As such, we are comfortable with our portfolios’ exposure to EM asset classes. Today, the All Asset and All Authority strategies have roughly 35% and 40%, respectively, in funds managed to a dedicated EM stock, bond or currency benchmark, somewhat above the historical average since the strategies’ inception. A noteworthy nuance is how we access our EM exposures. Across equities, we use the fundamental index approach, including the Low Volatility strategies (introduced at year-end 2013), which offers the potential for structural excess returns. Across bonds, we are tapping into hard currency bonds, local currency bonds, EM corporates and local currency, all accessed with PIMCO active management.
In the last 20 years, there have been three federal funds rate-hiking schedules: 1994-1995, 1999-2000 and 2004-2006. With the exception of 1994-1995, the rate hikes were accompanied by declines in EM bond spreads and strongly positive performance in EM equities. Rises in Treasury yields tend to precede the Fed’s actual tightening schedule, so we also observe how these asset classes fared during such times. Across all periods when the 10-year U.S. Treasury yield rose by at least 80 bps since 1991, EM currencies, local bonds and external bonds delivered average returns of 5% to 8% while U.S. bonds indexes fell by up to 8%. While past is not prologue, historical periods of rising U.S. interest rates have decidedly not been difficult for emerging market assets. As usual, the pundits have not studied their history.
Can you explain the rationale behind your regional equity positions? It appears you are bearish on U.S. stocks, yet you’re long EM and EAFE (non-U.S. developed) stocks. If you expect U.S. markets to decline, wouldn’t you expect the other markets to go down as well?
Arnott: While we have never been equity-centric by design, EM and EAFE stocks indeed comprise the bulk of our equity positions today. This is intentional. I’ve regularly reminded our clients that we serve as their investment away from mainstream asset classes. Today there are a plethora of tactical asset allocation programs, most of which are anchored on the classic U.S.-centric 60/40 balanced portfolio. While such positioning is well within their clients’ comfort zone, it fails to offer any true diversification: it merely mirrors what the clients already own elsewhere in their portfolios. Our strategy is intended to help preserve investors’ assets, when mainstream assets go awry.
Over the past 12 years since our launch, we have added value over the long-run by assessing return prospects and rotating across positions accordingly. Contrary to our reputation, we’re not permabears: we’re only bears on stocks when and where we feel they appear pricey; and bulls, when and where they are cheap. We do not anchor on mainstream stocks as a permanent core holding, but rather use them tactically, when they appear cheap. While our positioning today is defensive when it comes to the richest asset classes, like U.S. stocks, our overall risk posture is moderate. We are not positioned for a sweeping take-no-prisoners bear market across the whole spectrum of risk assets, as we were in 2008.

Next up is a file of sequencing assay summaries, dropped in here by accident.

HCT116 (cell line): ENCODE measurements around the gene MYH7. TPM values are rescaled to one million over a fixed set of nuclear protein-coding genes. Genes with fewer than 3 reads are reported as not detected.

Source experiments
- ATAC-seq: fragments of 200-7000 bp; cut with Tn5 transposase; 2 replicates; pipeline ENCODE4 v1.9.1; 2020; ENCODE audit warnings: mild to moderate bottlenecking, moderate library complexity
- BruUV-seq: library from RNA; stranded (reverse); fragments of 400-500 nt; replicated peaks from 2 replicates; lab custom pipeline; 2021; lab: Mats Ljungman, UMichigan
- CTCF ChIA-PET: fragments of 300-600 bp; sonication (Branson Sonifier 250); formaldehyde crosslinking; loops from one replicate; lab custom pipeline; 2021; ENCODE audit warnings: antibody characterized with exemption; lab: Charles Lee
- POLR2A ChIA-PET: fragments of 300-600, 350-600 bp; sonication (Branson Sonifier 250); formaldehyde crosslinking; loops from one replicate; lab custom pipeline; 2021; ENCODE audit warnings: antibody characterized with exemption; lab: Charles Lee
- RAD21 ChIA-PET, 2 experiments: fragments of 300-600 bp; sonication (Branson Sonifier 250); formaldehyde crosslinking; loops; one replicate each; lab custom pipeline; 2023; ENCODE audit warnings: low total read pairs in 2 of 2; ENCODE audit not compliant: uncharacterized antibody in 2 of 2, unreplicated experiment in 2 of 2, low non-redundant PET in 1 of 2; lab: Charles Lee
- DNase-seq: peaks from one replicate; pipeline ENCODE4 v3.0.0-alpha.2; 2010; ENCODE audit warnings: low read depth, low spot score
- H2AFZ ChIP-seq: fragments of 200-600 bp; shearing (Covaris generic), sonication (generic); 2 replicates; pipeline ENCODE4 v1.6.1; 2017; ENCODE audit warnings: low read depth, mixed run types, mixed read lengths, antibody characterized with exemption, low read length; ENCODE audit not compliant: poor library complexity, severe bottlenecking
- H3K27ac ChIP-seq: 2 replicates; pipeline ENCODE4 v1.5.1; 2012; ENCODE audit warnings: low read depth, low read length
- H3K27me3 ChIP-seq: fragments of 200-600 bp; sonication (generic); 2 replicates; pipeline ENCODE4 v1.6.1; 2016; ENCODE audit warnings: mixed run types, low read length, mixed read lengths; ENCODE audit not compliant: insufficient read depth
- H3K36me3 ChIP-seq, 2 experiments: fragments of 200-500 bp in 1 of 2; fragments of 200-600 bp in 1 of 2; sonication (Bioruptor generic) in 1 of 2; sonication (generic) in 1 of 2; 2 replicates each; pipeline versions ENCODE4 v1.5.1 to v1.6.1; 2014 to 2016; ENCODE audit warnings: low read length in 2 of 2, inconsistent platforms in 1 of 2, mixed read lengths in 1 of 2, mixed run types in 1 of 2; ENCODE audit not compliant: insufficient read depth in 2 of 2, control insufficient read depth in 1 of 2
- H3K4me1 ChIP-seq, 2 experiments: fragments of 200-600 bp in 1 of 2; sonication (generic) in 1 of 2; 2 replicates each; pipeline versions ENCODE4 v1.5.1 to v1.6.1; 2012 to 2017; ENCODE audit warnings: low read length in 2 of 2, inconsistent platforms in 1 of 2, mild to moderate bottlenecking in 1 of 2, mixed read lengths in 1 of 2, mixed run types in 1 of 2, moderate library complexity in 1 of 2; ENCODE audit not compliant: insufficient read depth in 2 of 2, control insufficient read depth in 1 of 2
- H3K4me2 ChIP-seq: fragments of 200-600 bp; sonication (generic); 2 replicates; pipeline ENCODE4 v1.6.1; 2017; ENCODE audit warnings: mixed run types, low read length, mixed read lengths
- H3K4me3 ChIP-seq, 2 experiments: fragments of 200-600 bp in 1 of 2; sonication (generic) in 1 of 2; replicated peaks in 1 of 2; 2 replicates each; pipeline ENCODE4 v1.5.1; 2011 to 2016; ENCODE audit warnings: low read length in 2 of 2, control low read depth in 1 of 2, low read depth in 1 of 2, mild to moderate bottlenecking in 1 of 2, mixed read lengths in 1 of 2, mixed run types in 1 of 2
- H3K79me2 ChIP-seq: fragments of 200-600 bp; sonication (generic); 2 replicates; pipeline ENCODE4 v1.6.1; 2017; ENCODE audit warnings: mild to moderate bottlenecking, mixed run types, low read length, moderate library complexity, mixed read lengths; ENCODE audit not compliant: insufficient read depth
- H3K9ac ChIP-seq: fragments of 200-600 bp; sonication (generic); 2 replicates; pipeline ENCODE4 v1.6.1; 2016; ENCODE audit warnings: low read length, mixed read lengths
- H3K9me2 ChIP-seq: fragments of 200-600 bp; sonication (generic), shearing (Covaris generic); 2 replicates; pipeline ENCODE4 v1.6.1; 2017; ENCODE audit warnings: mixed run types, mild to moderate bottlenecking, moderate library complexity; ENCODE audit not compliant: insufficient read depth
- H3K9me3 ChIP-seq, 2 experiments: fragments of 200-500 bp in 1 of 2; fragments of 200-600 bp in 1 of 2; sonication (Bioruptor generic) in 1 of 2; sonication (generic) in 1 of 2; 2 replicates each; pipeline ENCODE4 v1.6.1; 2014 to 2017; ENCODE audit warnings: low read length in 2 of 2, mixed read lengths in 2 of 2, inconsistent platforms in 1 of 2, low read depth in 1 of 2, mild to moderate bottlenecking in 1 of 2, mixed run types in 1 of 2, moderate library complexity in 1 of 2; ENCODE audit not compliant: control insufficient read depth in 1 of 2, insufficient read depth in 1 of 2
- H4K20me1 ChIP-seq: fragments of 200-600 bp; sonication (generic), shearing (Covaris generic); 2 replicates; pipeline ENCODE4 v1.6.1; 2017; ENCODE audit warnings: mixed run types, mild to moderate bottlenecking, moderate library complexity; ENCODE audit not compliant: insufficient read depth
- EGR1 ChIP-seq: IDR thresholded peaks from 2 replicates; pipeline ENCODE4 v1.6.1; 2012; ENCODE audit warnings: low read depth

When assessing equities by region today, U.S. equities are among the more expensive in the world. As of April 30, 2015, the S&P 500 Index traded at a Shiller P/E ratio – price relative to 10-year earnings – of 27
times. It’s been higher twice in history, during the tech bubble and in 1929. In stark contrast, EAFE stocks are in line with historical norms: its current Shiller P/E ratio of 18 times. EM stocks are also mid-range, at a Shiller P/E ratio of 16 times. But, for EM value stocks, if you use a fundamental Index, they are priced at less than 11 times their 10-year earnings and barely 9 times last year’s earnings. That is cheap.
Why are EM stocks trading at very attractive valuations? Fear. While investment bargains are always frightening and difficult to consider, risk-taking is most rewarding when investors are most fearful and prices have bottomed. I’d much rather put my money there and wait patiently instead of playing the game of guessing how much further this U.S. equity bull market can run.
If U.S. stocks falter, will there be sympathy declines in EAFE and emerging market equities? Very likely yes. But, unlike in past cycles, such as the recent 2008-2009, these markets are not priced at a premium: They are trading at a deep discount. With their cheap valuations appearing to offer a margin of safety on the downside, our emerging and EAFE holdings could fall less than the U.S. in a bear market – during which we would expect to buy more – and could stage an impressive recovery. Conversely, if stocks in the U.S. do not fall for some time, then EAFE and EM have the potential to fare very well from current levels.
1 We measure inflation expectations using the “break-even inflation” rate, which is the difference in yield between 10-year Treasury Bonds and TIPS. It bears mention that the All Asset and All Authority Funds have an even higher correlation with changes in inflation expectations!